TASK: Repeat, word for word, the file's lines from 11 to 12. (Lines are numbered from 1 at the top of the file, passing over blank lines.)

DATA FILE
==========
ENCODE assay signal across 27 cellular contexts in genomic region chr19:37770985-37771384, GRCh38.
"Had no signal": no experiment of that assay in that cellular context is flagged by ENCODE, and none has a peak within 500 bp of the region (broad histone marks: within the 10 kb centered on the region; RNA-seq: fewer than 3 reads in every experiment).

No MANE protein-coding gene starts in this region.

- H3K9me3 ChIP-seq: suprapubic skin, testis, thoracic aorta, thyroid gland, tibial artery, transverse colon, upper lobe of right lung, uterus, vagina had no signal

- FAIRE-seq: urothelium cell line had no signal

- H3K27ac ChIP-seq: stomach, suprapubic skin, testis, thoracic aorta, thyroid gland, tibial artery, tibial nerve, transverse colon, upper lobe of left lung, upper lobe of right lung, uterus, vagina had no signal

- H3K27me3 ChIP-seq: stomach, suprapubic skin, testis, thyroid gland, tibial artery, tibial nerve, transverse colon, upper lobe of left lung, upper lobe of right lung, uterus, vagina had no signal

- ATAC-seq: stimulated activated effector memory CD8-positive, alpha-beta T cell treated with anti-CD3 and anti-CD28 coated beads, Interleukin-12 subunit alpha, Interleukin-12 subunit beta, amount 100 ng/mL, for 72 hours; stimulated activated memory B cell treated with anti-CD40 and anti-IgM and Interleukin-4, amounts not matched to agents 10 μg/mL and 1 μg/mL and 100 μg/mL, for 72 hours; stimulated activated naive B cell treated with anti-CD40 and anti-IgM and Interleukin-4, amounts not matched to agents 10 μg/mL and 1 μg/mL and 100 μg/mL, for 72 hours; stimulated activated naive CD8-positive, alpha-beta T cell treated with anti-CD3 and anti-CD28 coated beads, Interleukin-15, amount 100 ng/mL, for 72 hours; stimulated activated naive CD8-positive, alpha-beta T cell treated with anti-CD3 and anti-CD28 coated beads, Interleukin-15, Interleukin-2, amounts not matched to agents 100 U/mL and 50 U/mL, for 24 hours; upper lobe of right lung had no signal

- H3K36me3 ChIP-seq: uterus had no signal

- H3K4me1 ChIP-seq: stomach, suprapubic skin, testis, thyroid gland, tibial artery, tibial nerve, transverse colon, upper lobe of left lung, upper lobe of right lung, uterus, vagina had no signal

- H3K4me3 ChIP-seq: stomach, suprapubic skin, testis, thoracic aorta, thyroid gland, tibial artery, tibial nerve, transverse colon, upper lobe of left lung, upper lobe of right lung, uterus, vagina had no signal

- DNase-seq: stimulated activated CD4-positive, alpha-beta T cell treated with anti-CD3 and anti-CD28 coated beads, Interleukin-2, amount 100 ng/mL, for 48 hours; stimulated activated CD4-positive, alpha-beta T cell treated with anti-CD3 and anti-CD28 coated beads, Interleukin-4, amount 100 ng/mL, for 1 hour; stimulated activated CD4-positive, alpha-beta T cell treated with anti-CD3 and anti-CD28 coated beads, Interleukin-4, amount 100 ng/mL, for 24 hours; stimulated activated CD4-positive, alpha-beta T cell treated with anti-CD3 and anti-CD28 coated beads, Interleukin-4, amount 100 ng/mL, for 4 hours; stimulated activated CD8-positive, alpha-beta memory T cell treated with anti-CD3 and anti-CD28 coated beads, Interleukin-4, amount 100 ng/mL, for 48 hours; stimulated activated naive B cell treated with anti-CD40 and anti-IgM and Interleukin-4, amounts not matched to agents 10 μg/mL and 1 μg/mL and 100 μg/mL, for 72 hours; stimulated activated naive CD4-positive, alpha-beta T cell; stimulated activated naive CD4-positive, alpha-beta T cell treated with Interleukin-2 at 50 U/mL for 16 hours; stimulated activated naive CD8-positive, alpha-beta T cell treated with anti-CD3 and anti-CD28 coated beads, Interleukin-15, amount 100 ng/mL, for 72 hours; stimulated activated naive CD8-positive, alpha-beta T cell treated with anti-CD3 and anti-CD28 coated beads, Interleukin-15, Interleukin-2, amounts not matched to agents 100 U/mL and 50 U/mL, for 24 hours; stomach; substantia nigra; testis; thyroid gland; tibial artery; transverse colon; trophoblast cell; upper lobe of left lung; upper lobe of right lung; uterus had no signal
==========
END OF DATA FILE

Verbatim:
- H3K4me3 ChIP-seq: stomach, suprapubic skin, testis, thoracic aorta, thyroid gland, tibial artery, tibial nerve, transverse colon, upper lobe of left lung, upper lobe of right lung, uterus, vagina had no signal

- DNase-seq: stimulated activated CD4-positive, alpha-beta T cell treated with anti-CD3 and anti-CD28 coated beads, Interleukin-2, amount 100 ng/mL, for 48 hours; stimulated activated CD4-positive, alpha-beta T cell treated with anti-CD3 and anti-CD28 coated beads, Interleukin-4, amount 100 ng/mL, for 1 hour; stimulated activated CD4-positive, alpha-beta T cell treated with anti-CD3 and anti-CD28 coated beads, Interleukin-4, amount 100 ng/mL, for 24 hours; stimulated activated CD4-positive, alpha-beta T cell treated with anti-CD3 and anti-CD28 coated beads, Interleukin-4, amount 100 ng/mL, for 4 hours; stimulated activated CD8-positive, alpha-beta memory T cell treated with anti-CD3 and anti-CD28 coated beads, Interleukin-4, amount 100 ng/mL, for 48 hours; stimulated activated naive B cell treated with anti-CD40 and anti-IgM and Interleukin-4, amounts not matched to agents 10 μg/mL and 1 μg/mL and 100 μg/mL, for 72 hours; stimulated activated naive CD4-positive, alpha-beta T cell; stimulated activated naive CD4-positive, alpha-beta T cell treated with Interleukin-2 at 50 U/mL for 16 hours; stimulated activated naive CD8-positive, alpha-beta T cell treated with anti-CD3 and anti-CD28 coated beads, Interleukin-15, amount 100 ng/mL, for 72 hours; stimulated activated naive CD8-positive, alpha-beta T cell treated with anti-CD3 and anti-CD28 coated beads, Interleukin-15, Interleukin-2, amounts not matched to agents 100 U/mL and 50 U/mL, for 24 hours; stomach; substantia nigra; testis; thyroid gland; tibial artery; transverse colon; trophoblast cell; upper lobe of left lung; upper lobe of right lung; uterus had no signal